Base criteria of: a $400,000 loan amount, variable, fixed, principal and interest (P&I) home loans with an LVR (loan-to-value) ratio of at least 80%. If products listed have an LVR <80%, they will be clearly identified in the product name along with the specific LVR. The product and rate must be clearly published on the Product Provider’s web site. Monthly repayments were calculated based on the selected products’ advertised rates, applied to a $400,000 loan with a 30-year loan term.

Compare more home loan options

Home loan guides

9 common types of home loans

There are quite literally thousands of home loan products on the market for a range of different purposes. Having this many options can be overwhelming, leading many to rush into making a bad choice.

What is lenders mortgage insurance?

Buying a property without a chunky deposit could see you whacked with the oft-dreaded cost of lenders mortgage insurance. But in a different sense, the time it takes to save up the deposit could also cost you.

What is LVR?

In the home loan market, a common term you may hear is loan-to-value ratio, or LVR. We explain exactly what it is and how it can affect your home loan interest rate.

First home owners grants

If you’re looking to buy your first home, you should be aware of First Home Owner Grants, which exist to assist new homeowners in buying their dream home. See what grants are available in each state and territory.

Calculators

home loan repayment calculator

Mortgage repayment

how much can i borrow

Borrowing power

mortgage repayment frequency calculator

Repayment frequency

1. How our mortgage comparison works
2. How to compare home loans
3. How to save money on a home loan

How our home loan comparison works

At Savings.com.au, we compare home loans from some of Australia’s biggest and most notable retail banksnon-banks and customer-owned banks. Here you can compare mortgages:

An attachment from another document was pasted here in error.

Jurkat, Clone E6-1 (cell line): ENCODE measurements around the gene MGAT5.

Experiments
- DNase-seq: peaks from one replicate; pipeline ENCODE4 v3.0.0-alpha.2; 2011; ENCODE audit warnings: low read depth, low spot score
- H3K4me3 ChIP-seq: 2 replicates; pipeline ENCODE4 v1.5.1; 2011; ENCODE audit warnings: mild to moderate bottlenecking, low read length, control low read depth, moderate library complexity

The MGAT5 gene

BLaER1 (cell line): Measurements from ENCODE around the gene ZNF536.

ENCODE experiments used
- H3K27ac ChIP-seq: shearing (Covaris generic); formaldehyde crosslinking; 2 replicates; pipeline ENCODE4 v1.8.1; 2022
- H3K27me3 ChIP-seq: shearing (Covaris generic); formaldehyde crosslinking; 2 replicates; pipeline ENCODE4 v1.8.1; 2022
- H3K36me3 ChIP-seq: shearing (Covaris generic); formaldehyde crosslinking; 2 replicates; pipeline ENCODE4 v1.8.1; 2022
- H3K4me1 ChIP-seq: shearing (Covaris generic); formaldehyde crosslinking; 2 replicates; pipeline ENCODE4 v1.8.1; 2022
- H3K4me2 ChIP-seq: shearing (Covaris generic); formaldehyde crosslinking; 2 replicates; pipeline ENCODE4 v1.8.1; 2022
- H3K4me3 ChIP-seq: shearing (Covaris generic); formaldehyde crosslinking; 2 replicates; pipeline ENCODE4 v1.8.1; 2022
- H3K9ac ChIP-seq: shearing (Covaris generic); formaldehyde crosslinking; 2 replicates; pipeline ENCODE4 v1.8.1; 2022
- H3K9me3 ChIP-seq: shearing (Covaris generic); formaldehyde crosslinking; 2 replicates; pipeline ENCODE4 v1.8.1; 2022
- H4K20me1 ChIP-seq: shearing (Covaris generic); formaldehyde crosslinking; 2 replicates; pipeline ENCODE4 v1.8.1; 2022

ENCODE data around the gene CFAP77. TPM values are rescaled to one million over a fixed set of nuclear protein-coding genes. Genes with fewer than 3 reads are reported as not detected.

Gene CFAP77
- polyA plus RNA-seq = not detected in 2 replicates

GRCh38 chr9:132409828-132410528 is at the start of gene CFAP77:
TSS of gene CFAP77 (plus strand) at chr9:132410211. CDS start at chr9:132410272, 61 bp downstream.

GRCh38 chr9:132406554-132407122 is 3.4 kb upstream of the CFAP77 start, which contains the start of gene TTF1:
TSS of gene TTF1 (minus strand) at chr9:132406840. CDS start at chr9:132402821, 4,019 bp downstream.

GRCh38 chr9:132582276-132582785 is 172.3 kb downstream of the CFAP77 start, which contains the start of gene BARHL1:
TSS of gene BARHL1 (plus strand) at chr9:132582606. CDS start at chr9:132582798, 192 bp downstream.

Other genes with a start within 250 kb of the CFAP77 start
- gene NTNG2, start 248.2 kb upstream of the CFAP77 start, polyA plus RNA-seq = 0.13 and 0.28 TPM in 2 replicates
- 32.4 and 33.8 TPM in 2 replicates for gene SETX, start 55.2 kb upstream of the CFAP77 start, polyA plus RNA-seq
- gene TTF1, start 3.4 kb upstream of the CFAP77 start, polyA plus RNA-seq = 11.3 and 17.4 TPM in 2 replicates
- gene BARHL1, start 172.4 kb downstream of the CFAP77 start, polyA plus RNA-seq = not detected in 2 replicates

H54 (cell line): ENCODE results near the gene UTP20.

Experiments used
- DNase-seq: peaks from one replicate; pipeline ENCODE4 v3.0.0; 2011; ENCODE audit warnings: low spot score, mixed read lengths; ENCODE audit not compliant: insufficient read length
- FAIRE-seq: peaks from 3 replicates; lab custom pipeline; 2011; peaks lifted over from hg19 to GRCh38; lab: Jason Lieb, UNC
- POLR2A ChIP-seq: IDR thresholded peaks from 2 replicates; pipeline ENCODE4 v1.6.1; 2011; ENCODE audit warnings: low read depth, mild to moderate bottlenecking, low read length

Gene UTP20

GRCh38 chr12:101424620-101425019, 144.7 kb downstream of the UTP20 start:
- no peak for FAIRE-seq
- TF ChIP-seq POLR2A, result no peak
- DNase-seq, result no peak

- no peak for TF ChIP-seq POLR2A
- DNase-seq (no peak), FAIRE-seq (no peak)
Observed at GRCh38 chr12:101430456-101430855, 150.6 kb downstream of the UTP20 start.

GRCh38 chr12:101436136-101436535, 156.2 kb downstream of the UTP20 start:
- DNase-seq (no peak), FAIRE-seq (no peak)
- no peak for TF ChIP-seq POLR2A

With our home loan comparison tables, you can compare the advertised interest rates, the home loan comparison rate (a better reflection of the loan’s true value), and what the minimum monthly repayments are based on a loan size of $400,000.

How to compare home loan rates

The interest rate is arguably the most important thing in a home loan, as a lower interest rate can save you thousands (tens of thousands even) of dollars over the course of the mortgage. While getting the lowest home loan interest rate you can is important, it isn’t the be-all-end-all, as it’s very possible a mortgage with a slightly higher interest rate might be more suitable to your needs.

That’s why when assessing a home loan, you should also consider:

1. Does the home loan have an introductory rate?

A home loan can have a low interest rate for the first couple of years, before reverting to a higher interest rate later on.

2. If it’s a fixed rate home loan, what’s the break cost?

If you break a fixed home loan term, the lender can charge you a break fee which could be thousands of dollars.

3. What are the fees on the home loan?

A home loan with a low interest rate can have high fees, whether they’re application fees, ongoing fees or fees for using products like an offset account. Check these fees as well as the comparison rate before applying.

4. Is the home loan interest-only?

Interest-only mortgages can be much cheaper for the first five years or so, but can have much higher repayments at the conclusion of the interest-only period, potentially leading to “repayment shock”.